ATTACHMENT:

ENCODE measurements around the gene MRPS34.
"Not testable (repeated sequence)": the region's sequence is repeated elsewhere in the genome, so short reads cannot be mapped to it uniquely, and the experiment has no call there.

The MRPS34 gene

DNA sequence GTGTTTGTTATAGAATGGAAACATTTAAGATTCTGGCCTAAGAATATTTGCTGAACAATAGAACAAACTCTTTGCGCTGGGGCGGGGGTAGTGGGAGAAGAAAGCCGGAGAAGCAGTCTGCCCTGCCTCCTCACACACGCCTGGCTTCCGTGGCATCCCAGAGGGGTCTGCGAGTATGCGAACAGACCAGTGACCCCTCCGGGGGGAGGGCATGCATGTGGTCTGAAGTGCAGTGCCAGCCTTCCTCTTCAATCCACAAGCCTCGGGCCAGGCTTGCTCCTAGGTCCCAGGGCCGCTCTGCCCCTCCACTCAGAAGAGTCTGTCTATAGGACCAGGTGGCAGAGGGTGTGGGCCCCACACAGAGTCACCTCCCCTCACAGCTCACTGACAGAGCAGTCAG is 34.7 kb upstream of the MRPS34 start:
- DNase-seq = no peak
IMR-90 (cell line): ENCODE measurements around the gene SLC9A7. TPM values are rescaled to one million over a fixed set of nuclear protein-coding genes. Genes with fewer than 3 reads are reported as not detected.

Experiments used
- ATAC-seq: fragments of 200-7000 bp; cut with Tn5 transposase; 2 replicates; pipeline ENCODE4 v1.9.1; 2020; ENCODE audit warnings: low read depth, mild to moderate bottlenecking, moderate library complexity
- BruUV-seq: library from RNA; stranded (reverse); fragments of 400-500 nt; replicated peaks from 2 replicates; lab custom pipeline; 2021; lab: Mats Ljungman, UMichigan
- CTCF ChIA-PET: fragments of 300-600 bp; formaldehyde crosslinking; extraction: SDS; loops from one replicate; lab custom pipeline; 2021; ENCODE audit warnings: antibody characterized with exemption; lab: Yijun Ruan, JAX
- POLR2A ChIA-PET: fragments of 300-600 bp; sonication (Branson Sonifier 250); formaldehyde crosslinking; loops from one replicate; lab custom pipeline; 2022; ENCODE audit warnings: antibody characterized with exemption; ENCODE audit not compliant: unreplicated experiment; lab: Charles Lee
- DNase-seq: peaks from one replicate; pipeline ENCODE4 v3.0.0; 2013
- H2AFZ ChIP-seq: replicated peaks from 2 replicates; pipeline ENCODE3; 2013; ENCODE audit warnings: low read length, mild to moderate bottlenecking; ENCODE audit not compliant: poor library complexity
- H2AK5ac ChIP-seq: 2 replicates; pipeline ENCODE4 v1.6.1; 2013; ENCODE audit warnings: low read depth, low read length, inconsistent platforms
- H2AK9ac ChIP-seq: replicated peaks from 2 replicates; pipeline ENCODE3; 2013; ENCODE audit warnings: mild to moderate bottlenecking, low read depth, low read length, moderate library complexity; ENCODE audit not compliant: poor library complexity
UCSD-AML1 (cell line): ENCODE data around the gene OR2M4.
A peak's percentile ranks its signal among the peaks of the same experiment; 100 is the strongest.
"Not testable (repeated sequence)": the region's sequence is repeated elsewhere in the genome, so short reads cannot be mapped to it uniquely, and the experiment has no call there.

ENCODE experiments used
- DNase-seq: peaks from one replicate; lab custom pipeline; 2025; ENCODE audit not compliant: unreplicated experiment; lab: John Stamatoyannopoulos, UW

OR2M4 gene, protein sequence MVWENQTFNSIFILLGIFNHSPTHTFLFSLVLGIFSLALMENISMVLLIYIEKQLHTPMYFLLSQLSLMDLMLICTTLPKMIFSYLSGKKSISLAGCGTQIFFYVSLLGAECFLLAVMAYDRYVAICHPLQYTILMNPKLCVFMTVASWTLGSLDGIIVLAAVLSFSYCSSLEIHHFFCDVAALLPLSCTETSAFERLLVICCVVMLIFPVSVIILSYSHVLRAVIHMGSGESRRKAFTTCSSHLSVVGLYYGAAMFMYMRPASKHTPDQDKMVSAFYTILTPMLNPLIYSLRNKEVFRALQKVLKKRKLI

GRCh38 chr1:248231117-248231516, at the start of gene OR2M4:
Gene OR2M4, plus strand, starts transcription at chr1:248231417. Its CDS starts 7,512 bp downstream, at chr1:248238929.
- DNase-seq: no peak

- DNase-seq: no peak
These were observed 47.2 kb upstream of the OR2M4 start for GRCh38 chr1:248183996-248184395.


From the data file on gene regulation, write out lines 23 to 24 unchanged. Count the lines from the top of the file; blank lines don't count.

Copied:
Gene OR2M4, plus strand, starts transcription at chr1:248231417. Its CDS starts 7,512 bp downstream, at chr1:248238929.
- DNase-seq: no peak